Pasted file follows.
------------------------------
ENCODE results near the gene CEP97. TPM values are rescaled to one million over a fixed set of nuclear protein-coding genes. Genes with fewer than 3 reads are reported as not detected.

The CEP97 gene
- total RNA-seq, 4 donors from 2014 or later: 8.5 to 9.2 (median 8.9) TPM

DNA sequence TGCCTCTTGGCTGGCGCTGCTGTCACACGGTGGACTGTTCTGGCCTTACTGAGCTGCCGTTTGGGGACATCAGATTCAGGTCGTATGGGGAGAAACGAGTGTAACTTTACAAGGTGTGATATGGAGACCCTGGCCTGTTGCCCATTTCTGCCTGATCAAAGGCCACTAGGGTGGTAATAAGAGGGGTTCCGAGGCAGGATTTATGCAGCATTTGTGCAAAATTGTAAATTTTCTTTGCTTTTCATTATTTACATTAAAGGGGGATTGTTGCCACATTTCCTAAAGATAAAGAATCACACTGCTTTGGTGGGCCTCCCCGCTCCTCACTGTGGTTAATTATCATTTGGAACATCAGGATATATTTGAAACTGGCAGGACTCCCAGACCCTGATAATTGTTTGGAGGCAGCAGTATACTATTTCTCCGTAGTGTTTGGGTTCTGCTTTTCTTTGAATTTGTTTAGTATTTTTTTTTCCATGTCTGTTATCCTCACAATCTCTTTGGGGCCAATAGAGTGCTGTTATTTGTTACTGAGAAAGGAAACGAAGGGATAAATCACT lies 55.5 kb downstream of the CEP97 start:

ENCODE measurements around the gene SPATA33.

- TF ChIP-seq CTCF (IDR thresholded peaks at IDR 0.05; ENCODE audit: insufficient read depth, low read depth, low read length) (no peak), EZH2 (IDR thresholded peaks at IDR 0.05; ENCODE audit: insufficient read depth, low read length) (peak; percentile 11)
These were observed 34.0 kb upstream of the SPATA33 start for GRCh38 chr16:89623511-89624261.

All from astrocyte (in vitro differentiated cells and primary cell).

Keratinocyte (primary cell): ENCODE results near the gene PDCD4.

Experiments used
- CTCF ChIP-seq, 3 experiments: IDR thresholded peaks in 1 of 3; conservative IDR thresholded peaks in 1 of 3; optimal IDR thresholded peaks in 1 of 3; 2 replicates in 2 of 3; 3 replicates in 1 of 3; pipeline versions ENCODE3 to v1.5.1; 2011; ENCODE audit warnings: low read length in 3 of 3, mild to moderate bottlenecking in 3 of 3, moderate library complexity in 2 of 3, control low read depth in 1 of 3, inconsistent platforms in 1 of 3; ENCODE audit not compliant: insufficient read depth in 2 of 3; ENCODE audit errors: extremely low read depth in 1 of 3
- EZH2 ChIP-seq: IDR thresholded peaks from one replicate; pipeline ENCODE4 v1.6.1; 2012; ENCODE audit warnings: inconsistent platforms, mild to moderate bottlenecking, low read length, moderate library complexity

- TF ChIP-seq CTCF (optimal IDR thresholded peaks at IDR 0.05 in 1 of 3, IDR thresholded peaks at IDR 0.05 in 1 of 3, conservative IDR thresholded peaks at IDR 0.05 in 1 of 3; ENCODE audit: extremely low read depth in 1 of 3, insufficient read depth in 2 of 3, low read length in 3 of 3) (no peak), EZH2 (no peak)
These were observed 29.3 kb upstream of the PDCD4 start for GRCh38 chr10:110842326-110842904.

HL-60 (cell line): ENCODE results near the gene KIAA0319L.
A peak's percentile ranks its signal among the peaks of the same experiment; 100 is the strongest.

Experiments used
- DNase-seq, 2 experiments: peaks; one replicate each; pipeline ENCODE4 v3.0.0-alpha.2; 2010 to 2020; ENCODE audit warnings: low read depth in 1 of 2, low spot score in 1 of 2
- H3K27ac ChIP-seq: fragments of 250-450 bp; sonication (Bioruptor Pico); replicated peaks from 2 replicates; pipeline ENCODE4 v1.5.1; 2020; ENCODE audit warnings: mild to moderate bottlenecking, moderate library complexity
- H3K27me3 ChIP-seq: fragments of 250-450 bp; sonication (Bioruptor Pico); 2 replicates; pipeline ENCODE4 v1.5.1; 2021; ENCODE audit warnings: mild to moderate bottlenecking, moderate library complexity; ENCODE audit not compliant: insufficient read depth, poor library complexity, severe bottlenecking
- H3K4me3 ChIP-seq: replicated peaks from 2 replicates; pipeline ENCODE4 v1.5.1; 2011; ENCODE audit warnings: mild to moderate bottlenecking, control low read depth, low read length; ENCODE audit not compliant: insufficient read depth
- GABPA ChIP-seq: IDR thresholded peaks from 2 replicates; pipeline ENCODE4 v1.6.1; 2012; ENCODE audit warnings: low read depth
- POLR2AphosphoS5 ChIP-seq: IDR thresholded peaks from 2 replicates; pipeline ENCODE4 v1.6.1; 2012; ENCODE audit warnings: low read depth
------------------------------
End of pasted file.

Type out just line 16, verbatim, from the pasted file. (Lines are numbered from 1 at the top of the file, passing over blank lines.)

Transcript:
A peak's percentile ranks its signal among the peaks of the same experiment; 100 is the strongest.